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Federal Highway Administration Grant Helps Launch Florida 511 Service

American Government Special Collections Reference Desk

American Government

Federal Highway Administration Grant Helps Launch Florida 511 Service

Federal Highway Administration
17 November 2005


FOR IMMEDIATE RELEASE
Thursday, November 17, 2005
Contact: Brian C. Keeter
(202) 366-0660
FHWA 13-05

Orlando, Fla. - Florida drivers can now call 511 for up-to-the minute updates on traffic jams, road construction, lane closures, severe weather and travel times on Interstates and major highways.

The Florida 511 service helps drivers better plan their trips and avoid unnecessary delays. The same traffic information, plus alternate travel routes, is available on the Internet at www.FL511.com. The new service was launched with the help of a $10 million grant from the Federal Highway Administration.

"By helping drivers steer clear of trouble, we're cutting the gridlock that frustrates our lives, wastes time and fuel, and stifles economic opportunity," said Acting Federal Highway Administrator J. Richard Capka.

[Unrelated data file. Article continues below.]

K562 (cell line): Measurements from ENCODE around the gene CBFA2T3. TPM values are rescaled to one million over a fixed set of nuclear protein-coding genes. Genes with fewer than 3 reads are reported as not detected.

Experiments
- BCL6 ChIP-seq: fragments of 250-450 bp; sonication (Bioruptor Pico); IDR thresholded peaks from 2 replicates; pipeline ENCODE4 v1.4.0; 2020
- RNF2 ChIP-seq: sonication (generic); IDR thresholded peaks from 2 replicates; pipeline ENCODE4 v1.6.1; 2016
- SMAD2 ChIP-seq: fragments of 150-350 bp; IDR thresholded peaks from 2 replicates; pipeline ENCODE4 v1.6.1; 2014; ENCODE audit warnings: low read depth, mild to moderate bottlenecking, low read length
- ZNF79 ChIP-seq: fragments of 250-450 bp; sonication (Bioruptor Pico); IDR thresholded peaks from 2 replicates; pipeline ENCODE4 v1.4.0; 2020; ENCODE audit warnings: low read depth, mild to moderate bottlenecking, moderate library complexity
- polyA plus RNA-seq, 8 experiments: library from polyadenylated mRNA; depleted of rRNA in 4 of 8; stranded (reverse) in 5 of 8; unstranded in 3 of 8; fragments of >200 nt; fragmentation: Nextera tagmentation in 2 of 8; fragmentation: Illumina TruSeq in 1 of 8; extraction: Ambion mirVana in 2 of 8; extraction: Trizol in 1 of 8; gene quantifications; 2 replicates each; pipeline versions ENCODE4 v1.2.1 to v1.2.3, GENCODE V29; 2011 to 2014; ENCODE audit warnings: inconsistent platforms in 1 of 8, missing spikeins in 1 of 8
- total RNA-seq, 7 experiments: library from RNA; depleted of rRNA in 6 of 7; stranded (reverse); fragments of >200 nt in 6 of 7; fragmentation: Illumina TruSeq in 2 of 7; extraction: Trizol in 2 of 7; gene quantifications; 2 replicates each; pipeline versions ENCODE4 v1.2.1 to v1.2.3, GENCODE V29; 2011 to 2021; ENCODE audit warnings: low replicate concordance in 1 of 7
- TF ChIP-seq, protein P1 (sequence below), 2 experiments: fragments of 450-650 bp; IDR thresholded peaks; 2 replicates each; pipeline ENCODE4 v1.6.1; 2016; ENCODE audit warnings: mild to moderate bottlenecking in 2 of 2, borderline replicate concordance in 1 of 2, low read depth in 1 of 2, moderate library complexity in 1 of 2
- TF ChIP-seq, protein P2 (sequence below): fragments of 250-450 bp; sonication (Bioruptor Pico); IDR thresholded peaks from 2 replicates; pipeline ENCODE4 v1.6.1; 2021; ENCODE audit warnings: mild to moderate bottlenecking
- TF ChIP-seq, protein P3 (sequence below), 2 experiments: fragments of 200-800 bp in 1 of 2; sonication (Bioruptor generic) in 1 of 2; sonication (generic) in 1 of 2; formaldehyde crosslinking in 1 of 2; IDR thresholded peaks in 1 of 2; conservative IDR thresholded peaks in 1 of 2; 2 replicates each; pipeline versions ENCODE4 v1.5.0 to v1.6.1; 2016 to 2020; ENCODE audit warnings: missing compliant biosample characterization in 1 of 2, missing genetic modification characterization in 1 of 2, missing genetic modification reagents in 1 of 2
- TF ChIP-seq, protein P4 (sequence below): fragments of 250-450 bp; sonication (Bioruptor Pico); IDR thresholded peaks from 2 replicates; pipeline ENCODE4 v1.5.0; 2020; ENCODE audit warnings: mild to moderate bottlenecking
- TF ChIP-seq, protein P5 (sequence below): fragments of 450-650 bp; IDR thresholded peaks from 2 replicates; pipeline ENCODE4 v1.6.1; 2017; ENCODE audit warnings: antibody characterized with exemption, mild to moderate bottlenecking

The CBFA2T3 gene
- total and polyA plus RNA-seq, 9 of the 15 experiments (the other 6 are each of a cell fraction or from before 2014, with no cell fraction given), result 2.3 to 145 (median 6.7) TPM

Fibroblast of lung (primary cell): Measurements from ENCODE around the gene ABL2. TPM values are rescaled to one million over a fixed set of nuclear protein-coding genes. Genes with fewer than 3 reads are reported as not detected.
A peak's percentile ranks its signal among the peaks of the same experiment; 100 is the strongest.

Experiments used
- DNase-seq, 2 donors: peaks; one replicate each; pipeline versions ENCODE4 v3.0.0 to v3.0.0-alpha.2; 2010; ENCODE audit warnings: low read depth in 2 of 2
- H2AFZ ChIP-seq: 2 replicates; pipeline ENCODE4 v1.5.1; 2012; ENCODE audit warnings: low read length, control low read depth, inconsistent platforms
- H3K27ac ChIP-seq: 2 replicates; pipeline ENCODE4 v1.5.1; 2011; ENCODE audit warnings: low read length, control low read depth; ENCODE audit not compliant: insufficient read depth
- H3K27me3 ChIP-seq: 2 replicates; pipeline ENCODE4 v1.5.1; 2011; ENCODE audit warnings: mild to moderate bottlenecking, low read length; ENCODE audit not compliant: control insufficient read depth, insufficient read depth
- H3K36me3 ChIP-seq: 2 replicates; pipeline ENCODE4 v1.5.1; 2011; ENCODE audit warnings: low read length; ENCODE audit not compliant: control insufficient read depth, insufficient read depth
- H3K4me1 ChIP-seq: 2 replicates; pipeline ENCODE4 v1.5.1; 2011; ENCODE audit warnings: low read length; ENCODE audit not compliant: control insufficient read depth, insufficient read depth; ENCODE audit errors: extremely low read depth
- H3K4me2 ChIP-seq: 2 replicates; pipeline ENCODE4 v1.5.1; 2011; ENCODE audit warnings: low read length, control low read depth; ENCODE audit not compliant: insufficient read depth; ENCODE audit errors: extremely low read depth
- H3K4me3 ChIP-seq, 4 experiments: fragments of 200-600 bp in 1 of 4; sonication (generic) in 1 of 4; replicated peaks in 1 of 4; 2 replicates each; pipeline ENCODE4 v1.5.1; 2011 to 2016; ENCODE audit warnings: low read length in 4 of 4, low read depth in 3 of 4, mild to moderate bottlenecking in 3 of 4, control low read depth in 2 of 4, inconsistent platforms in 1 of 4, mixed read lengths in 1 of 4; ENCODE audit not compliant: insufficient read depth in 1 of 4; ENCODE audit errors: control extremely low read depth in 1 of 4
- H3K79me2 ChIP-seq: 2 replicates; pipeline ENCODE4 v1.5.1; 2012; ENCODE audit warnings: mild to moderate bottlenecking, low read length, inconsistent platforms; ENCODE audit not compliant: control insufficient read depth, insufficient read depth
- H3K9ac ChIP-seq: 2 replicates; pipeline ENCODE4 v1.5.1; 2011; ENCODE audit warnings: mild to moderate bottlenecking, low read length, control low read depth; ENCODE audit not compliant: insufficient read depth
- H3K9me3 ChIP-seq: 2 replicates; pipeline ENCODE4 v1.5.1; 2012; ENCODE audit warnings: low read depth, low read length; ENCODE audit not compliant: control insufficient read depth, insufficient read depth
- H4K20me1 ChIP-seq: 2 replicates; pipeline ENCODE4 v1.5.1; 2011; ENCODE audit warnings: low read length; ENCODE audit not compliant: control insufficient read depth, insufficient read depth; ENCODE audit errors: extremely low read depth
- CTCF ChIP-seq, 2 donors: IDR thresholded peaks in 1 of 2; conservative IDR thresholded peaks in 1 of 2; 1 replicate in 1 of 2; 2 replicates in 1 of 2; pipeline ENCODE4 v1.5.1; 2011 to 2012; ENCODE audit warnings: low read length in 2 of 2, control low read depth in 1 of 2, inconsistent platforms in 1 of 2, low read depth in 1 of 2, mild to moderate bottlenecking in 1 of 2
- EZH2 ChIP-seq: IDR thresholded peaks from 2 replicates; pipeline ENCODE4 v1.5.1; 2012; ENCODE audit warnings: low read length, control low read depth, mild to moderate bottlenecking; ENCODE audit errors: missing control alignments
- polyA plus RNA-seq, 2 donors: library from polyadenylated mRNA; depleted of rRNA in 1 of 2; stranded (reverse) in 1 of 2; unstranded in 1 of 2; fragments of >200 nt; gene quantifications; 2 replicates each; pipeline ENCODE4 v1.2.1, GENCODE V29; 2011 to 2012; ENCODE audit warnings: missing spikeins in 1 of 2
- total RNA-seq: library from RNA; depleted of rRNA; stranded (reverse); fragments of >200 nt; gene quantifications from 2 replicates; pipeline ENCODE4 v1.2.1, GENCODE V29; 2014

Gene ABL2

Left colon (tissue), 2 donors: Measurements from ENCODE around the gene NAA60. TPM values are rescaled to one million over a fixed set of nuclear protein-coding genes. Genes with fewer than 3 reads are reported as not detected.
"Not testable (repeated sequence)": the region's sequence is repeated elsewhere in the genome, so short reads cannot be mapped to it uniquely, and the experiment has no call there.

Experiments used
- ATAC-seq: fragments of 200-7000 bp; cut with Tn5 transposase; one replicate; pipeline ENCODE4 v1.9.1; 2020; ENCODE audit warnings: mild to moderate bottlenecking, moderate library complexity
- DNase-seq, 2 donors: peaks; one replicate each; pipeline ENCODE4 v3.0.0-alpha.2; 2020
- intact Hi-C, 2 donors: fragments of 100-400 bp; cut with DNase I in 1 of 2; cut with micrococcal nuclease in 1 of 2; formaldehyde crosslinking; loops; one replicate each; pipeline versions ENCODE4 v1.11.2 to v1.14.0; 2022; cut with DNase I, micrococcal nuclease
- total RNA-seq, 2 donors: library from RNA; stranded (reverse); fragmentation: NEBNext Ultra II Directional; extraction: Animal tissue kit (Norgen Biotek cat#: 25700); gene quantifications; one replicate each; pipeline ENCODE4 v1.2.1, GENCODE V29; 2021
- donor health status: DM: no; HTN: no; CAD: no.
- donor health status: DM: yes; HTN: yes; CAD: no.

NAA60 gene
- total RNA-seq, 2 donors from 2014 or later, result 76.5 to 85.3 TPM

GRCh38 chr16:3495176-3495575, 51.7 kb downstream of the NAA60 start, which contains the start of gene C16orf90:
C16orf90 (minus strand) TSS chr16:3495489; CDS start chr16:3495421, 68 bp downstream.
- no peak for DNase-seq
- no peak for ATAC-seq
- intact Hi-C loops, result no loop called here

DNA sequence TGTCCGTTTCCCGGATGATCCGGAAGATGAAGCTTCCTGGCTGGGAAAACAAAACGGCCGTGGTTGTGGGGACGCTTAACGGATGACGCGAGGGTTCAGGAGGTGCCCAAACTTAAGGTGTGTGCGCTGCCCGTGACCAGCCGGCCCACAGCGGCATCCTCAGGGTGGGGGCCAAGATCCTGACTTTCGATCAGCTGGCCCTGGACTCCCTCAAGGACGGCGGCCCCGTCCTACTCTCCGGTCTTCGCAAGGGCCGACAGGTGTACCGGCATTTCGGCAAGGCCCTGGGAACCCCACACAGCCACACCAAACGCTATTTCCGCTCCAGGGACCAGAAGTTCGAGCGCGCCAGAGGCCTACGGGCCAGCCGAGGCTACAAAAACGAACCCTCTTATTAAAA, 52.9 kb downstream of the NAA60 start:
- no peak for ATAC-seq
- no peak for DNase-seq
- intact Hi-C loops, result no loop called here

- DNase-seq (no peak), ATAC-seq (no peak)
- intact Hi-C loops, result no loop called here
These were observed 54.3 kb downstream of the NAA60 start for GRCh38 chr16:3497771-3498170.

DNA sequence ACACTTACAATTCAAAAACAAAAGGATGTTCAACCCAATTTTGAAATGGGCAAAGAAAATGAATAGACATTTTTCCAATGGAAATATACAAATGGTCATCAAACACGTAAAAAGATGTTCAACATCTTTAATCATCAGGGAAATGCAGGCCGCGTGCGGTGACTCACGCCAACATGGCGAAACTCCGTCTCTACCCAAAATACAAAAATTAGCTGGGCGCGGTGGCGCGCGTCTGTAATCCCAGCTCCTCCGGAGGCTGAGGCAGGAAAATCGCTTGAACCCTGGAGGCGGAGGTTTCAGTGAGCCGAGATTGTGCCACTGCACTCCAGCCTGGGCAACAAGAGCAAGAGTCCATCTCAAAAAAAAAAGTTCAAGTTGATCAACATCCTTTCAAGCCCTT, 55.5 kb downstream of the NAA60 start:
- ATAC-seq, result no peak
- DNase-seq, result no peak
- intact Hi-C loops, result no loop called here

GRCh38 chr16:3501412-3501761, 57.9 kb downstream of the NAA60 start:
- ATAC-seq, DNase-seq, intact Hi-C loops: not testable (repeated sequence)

Florida Department of Transportation Secretary Denver Stutler today unveiled the 511 service as part of a new information technology system designed to cut congestion and improve safety on Florida highways. In addition to the 511 service for drivers, the new system helps Florida transportation officials better respond to changes in traffic conditions, accidents and other highway trouble spots.

The 511 system also will serve as an invaluable tool during hurricane season when the most current highway information is especially crucial, according to Capka.

Capka noted that surface transportation legislation signed by President Bush in August will help Florida and other states improve their highway systems and reduce traffic problems. The legislation invests a record amount in new highway, transit and safety programs and promotes innovative technologies, such as 511 service and enhanced traffic signal timing, that improve travel times for drivers.

A new FHWA report also helps states adapt traffic-fighting solutions to local road conditions. The report shows that accidents, construction zones, bad weather, special events and poor signal timing cause about 60 percent of highway delays. It is available on the Internet at http://www.ops.fhwa.dot.gov/congestion_report/.

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